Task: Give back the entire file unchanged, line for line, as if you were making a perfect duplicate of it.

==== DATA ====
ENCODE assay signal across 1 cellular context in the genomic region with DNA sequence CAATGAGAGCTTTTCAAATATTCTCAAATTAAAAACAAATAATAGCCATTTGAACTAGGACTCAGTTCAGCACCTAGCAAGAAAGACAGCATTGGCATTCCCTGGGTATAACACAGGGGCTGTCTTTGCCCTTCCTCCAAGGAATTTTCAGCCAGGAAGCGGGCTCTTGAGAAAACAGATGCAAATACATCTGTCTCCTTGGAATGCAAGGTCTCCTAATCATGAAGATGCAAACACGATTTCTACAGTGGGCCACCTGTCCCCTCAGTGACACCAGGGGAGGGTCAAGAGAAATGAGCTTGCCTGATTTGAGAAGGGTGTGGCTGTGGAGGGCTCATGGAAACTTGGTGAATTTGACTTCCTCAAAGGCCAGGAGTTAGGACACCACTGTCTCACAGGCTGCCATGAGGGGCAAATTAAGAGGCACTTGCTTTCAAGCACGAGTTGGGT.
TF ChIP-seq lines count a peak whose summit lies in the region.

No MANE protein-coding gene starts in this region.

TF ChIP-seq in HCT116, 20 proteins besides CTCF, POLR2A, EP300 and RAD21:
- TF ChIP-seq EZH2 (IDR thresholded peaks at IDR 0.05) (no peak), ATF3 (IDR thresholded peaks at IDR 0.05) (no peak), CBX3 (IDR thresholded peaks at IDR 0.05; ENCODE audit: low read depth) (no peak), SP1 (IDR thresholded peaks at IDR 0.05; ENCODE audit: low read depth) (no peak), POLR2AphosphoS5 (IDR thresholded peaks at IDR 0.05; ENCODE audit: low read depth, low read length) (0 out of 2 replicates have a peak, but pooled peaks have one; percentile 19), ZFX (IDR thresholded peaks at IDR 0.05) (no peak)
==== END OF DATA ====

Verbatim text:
ENCODE assay signal across 1 cellular context in the genomic region with DNA sequence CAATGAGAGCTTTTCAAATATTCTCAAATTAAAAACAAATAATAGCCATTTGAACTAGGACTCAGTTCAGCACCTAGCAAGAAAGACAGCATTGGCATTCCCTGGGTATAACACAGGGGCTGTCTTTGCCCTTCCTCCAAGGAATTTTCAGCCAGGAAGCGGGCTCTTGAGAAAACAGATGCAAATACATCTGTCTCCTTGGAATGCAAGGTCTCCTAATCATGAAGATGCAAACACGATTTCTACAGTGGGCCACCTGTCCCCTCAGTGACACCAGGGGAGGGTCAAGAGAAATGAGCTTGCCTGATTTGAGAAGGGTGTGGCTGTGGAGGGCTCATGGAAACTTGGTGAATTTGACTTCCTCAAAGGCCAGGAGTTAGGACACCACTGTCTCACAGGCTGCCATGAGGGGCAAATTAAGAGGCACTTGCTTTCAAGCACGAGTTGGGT.
TF ChIP-seq lines count a peak whose summit lies in the region.

No MANE protein-coding gene starts in this region.

TF ChIP-seq in HCT116, 20 proteins besides CTCF, POLR2A, EP300 and RAD21:
- TF ChIP-seq EZH2 (IDR thresholded peaks at IDR 0.05) (no peak), ATF3 (IDR thresholded peaks at IDR 0.05) (no peak), CBX3 (IDR thresholded peaks at IDR 0.05; ENCODE audit: low read depth) (no peak), SP1 (IDR thresholded peaks at IDR 0.05; ENCODE audit: low read depth) (no peak), POLR2AphosphoS5 (IDR thresholded peaks at IDR 0.05; ENCODE audit: low read depth, low read length) (0 out of 2 replicates have a peak, but pooled peaks have one; percentile 19), ZFX (IDR thresholded peaks at IDR 0.05) (no peak)